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Taking Stock
The economic factor
By Rizwan Ullah

Rizwan UllahThe people of this vast land sprawling from the high Himalayas to the high seas have been suffering too much for too long. Much of their blood is soaked into this soil and their plenty ploughed into the dust. They very much need mercy from all the elements that rule the fortune of these unfortunate people. Many countries that saw destruction of great magnitude during the two great wars and in many conflicts afterward have come to settle in peace and marching on towards progress and prosperity of their people, Germany, Japan, Vietnam and Korea are brilliant examples, there are others too. Why cant we save our people and get them out of the plight they are in? After all how long the peasants will prefer to commit suicide? How long will the unemployed youth in their millions wait in queues with vain hopes of clinching a job? How far these frustrated people can resist the urge to clinch on a trigger to avenge for their deprivations? Every thing is getting too late in the day.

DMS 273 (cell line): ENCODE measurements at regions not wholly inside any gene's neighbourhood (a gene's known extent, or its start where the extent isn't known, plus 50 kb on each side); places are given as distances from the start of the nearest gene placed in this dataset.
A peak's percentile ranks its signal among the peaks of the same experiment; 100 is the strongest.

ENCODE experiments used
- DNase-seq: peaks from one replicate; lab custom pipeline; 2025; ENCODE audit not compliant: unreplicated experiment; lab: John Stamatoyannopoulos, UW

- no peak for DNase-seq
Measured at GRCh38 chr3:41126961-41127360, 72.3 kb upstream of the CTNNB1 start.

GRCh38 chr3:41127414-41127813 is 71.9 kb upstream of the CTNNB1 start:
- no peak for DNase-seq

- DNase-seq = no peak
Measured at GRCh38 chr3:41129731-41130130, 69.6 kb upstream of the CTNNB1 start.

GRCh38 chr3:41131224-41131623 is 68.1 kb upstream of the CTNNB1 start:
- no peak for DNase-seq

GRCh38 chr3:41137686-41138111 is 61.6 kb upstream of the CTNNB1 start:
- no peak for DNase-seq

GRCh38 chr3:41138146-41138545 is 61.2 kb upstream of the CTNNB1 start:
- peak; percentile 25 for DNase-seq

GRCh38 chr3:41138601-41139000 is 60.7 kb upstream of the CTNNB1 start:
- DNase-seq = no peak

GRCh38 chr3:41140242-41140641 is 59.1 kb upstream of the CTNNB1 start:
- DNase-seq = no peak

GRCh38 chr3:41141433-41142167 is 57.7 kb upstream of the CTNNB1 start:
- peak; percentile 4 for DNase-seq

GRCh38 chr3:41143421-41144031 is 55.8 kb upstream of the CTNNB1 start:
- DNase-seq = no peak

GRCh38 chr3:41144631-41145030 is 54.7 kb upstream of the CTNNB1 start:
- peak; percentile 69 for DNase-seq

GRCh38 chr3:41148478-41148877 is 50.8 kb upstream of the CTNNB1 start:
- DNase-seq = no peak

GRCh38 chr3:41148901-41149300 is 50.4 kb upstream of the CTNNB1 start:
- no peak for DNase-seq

Recent months and years have seen many furrowed foreheads and twitching faces swathed in tears of agony and tears of joy on both sides of a political divide in Europe and Asia. Separated relatives and members of divided families who had survived the vicissitudes of time met with their near and dear ones in Germany, in erstwhile Soviet territories, in South Lebanon and in Korea. One can only hope and pray that innumerable broken hearts should see the dawn of that gleaming day on the Indian subcontinent whose torso has been subjected to devastating butchery, not once but again and again within the span of a generationís life time leaving many weeping wounds and running sores. The fore mentioned events show that the hopes of the Indian people for a new dawn must materialize one day although such hopes have been belied when they were almost within reach and close to the attainment.